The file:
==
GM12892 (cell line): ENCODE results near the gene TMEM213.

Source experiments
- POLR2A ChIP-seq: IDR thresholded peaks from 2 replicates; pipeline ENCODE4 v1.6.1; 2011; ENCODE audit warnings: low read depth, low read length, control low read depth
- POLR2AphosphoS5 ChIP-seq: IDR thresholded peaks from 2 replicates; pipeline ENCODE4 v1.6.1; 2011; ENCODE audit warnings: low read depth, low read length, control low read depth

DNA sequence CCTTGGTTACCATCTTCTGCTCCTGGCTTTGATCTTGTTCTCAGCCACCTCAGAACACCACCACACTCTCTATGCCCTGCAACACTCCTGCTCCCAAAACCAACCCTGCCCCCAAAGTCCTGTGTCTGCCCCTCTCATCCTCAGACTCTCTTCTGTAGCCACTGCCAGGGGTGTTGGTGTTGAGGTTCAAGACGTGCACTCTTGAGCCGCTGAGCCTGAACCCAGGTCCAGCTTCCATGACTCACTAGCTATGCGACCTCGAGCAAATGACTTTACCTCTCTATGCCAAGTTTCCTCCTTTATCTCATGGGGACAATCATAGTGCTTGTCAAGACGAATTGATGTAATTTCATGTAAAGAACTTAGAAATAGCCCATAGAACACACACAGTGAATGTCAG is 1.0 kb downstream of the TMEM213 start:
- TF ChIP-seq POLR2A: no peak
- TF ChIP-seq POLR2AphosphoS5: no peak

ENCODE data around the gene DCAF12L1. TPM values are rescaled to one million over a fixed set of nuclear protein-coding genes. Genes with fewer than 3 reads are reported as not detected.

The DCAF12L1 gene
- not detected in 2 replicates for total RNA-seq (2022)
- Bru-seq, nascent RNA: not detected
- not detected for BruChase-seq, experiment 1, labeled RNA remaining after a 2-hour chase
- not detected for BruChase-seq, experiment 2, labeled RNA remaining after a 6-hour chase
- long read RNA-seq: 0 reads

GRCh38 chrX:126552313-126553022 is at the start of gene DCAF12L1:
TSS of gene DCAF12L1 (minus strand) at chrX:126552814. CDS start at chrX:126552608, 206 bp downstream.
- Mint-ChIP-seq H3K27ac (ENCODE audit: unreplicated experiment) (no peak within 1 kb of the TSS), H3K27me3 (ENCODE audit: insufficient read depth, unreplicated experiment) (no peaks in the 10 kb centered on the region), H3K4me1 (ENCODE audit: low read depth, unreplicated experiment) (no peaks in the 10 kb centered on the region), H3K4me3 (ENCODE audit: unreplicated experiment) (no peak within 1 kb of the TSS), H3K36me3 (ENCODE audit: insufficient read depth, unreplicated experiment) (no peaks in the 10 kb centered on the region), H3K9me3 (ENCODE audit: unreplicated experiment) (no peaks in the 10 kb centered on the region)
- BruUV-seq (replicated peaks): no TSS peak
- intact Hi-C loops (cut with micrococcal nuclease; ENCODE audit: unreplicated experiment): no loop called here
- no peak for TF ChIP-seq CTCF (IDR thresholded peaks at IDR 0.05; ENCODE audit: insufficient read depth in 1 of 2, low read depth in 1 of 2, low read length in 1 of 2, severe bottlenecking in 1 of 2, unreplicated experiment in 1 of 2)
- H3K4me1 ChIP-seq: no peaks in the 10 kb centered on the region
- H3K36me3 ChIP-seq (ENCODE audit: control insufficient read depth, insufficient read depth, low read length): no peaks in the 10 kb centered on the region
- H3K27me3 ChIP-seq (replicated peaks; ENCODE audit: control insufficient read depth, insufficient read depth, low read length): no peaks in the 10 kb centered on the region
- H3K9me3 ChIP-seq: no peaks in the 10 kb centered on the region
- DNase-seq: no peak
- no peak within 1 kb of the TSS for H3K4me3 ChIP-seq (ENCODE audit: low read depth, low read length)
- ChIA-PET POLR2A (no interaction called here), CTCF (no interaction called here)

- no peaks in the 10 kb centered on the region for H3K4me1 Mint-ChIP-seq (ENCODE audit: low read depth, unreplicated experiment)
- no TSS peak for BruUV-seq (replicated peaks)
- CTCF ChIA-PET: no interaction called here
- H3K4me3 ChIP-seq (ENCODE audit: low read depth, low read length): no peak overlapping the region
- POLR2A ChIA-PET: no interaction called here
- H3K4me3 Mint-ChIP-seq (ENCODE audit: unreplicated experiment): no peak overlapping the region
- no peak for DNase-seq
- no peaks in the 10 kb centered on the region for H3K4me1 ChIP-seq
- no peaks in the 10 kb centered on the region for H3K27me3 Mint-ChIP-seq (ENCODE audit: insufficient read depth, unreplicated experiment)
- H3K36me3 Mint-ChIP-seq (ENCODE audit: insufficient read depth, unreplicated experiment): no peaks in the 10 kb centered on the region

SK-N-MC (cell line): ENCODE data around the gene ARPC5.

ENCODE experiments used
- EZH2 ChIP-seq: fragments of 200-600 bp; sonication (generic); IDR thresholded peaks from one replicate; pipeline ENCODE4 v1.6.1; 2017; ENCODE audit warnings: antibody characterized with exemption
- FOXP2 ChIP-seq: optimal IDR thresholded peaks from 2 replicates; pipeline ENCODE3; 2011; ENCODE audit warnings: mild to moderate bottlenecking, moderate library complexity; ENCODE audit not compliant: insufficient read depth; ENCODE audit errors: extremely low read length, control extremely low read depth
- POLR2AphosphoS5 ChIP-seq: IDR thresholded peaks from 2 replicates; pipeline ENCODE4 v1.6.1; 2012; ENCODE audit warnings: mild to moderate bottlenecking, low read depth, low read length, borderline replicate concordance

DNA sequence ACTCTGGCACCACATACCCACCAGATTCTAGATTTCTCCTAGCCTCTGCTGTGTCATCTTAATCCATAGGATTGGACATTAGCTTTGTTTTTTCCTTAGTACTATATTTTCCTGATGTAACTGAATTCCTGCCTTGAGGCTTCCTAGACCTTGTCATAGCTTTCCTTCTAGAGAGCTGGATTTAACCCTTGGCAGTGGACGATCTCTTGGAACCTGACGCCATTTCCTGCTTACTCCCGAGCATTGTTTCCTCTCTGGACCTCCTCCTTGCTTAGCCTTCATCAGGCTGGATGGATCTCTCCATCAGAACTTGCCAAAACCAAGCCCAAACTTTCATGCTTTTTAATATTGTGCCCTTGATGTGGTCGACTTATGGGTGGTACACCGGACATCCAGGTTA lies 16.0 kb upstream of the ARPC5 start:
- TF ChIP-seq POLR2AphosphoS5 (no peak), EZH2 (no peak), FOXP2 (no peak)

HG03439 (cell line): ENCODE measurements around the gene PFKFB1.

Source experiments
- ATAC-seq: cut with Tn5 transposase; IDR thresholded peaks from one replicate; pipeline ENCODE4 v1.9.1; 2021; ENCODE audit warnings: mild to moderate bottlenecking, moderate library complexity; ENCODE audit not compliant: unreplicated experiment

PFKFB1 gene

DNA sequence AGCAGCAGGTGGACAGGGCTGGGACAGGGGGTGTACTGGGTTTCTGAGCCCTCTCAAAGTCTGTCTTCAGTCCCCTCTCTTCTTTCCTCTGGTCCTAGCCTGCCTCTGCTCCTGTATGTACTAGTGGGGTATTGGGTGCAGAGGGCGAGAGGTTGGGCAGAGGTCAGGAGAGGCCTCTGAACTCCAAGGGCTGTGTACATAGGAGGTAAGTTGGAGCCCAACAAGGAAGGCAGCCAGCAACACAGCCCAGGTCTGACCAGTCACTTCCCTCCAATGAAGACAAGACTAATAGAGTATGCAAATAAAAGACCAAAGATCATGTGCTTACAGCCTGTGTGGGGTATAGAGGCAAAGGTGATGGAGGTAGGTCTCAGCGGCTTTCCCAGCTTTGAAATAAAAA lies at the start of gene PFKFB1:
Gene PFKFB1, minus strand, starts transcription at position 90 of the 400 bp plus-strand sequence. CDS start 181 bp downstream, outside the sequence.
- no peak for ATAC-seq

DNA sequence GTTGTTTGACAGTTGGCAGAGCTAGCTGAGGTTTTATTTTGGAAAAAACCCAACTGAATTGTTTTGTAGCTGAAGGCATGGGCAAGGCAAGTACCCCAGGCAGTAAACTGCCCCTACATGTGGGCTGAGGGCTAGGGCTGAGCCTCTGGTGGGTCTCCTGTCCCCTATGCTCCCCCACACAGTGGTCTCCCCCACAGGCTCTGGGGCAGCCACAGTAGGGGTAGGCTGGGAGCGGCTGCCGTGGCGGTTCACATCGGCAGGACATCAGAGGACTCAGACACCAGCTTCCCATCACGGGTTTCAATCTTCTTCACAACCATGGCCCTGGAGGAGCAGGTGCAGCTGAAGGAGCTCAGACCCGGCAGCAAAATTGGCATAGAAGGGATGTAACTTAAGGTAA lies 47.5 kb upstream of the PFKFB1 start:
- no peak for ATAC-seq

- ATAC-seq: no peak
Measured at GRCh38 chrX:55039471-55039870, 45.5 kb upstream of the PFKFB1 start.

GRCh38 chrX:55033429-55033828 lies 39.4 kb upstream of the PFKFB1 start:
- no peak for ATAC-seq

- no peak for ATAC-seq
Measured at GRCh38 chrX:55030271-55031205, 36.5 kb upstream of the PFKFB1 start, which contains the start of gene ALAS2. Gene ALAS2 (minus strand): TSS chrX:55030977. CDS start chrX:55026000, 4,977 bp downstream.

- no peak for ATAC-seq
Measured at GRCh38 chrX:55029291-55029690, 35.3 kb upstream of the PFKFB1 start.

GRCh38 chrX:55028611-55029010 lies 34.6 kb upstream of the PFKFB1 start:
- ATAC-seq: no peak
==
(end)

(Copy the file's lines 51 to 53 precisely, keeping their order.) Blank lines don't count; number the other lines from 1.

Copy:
- no peak for ATAC-seq

DNA sequence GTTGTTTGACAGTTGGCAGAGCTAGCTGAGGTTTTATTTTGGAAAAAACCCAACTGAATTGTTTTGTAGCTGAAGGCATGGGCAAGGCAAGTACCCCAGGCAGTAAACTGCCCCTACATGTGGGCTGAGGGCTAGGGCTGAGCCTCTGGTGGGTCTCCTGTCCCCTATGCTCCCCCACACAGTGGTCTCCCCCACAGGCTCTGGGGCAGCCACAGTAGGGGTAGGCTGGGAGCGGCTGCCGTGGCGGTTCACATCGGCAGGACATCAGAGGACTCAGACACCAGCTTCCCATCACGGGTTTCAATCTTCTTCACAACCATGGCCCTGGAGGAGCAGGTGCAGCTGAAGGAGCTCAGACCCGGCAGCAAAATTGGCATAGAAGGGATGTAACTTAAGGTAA lies 47.5 kb upstream of the PFKFB1 start:
- no peak for ATAC-seq